Rate tsunami or rate correction, asks Xeneta
"Volumes of boxes carried are still healthy & there are far more carriers carrying far more TEUs than ever."
The American West Coast Port of Long Beach just reported a near-record August 2022; they were only 764 TEUs (0.10 percent) short of August 2021, which was their busiest August on record.
"Despite losing substantial vessels to the USEC ports due to port congestion, causing an import decline exceeding 5 percent, exports were up 1.6 percent, and empties increased 7.2 percent," Xeneta said in its latest update.
Overall, the Port of Long Beach is up 4 percent in the eight months of January–August 2022 vs. 2021, the update added.
"There are many topics of interest to the carriers, shippers, bunker suppliers, forwarders, beneficial cargo owners (BCOs), and others in the box industry. Still, today's plummeting box rates are the subject of most significant interest. A look at our platform or any of the other container rate indexes might make the reader think the collapse in box rates is threatening the industry. But a step back might be in order; it's worth remembering that rates are cyclical, and maybe the slide in box rates is the same sort of correction that so commonly affects commodity prices and stock markets. "
A look at the short-term rates, 40' dry box, no surcharges, Shanghai – Los Angeles ports:
*Sept 24, 2022:$3,764
*Mar 24, 2022: $8,787 (6 months ago)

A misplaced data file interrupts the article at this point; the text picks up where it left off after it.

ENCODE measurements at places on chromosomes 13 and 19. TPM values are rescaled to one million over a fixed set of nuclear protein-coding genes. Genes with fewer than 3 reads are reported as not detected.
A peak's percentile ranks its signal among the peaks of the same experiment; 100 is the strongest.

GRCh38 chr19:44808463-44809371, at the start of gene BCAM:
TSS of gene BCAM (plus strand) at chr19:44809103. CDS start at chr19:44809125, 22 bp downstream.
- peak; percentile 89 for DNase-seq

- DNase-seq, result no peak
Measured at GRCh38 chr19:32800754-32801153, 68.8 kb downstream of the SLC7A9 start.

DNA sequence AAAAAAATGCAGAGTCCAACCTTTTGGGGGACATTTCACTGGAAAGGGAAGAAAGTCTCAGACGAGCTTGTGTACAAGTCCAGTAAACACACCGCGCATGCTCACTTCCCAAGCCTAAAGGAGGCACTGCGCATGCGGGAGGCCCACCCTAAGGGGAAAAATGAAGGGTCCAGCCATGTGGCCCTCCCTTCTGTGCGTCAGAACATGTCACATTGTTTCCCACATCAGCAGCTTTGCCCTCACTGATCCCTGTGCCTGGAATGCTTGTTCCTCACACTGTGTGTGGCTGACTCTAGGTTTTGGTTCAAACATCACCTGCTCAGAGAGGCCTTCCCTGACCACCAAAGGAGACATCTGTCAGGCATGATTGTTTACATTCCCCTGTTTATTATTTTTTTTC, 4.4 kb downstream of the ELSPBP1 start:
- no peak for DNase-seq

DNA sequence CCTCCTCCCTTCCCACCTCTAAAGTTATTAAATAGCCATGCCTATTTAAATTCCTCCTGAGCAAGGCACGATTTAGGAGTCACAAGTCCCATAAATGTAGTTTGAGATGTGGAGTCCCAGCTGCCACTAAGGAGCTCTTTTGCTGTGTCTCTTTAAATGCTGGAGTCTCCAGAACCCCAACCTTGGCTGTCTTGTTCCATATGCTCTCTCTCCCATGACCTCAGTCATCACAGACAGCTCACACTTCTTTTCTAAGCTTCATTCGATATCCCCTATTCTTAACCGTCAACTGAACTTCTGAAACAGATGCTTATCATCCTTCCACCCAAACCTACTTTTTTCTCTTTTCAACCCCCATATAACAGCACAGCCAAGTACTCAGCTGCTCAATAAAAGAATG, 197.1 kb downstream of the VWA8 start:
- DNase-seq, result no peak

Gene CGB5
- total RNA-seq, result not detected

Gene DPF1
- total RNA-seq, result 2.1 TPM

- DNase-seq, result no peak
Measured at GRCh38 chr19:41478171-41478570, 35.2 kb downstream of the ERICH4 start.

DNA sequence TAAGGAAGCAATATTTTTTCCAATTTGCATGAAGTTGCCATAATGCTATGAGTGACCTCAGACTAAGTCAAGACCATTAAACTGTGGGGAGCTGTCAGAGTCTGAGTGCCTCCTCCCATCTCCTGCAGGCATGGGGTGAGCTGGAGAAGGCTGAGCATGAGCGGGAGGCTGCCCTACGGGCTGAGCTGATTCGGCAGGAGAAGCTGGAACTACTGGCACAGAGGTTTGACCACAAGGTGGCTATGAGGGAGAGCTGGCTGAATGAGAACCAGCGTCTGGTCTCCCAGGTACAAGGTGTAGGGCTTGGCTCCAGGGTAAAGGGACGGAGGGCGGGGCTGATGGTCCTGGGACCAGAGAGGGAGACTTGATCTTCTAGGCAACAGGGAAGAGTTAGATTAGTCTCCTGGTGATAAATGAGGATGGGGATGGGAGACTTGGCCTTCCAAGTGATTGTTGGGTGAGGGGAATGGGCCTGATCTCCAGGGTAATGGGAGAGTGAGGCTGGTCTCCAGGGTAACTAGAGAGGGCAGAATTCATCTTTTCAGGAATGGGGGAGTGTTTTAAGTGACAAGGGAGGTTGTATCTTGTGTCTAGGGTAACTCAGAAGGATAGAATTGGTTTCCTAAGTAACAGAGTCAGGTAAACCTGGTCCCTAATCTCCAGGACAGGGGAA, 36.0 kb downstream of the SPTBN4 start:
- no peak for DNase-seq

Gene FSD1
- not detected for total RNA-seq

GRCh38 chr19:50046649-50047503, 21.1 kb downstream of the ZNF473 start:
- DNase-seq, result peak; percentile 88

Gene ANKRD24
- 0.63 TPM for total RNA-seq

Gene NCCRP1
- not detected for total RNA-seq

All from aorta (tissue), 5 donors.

*Sept 24, 2021: $7,964 (12 months)
*Sept 24, 2020: $3,874 (2 years and in the depths of the Pandemic); and
*Sept 24, 2019: $1,344 (pre-pandemic)
So, does this mean rates are headed to, or under, those pandemic years? "Not necessarily," says the update. "Volumes of boxes carried are still healthy, large-scale blank sailings are yet to be announced outside of the inbound North American service network, and it is worth remembering there are far more box carriers carrying far more TEUs than ever."
The carriers have yet to balance capacity/TEUs/sailings as they so ruthlessly did in Q22020, says Xeneta. "During that time span, they blanked and idled sufficient voyages and ships that enabled them to balance the demand against shipping capacity and then kept the demand-supply ratio in their favour. Not only did they stop the collapse of box rates but they were able to orchestrate capacity management to the degree that led to those multiple quarters of record profits."
A decline in spot rates does not have the same effect on ocean carrier financials as it did pre-pandemic because of the rise in the use of long-term contracts to make good movements on global supply chains more resilient, says Xeneta.
"Carriers today have far more of their volume on long-term contracts instead of multiple spot contracts and at far higher than spot rates. Zim recently said the rates in their 2022 contracts were 2x higher than 2021 rates while Maersk revealed they have 71 percent of their TEUs contracted for 1+ years now compared to 46% in 2019."
While some contracts are expected to be renegotiated as spot rates drop, the remaining high-priced contracts will more than balance the lower-priced spot transactions, Xeneta writes in its report. "However, there is no doubt that carrier and big volume-shipper dynamics will become difficult if the short-term market continues to decline. How difficult is it? We don't know. Relationship building on both sides of the table will be ever more important. "
Most important is the 7 million TEUs of new capacity beginning to arrive next year. "Then we'll see if capacity management can stave off a more permanent rate decline," concludes Xeneta.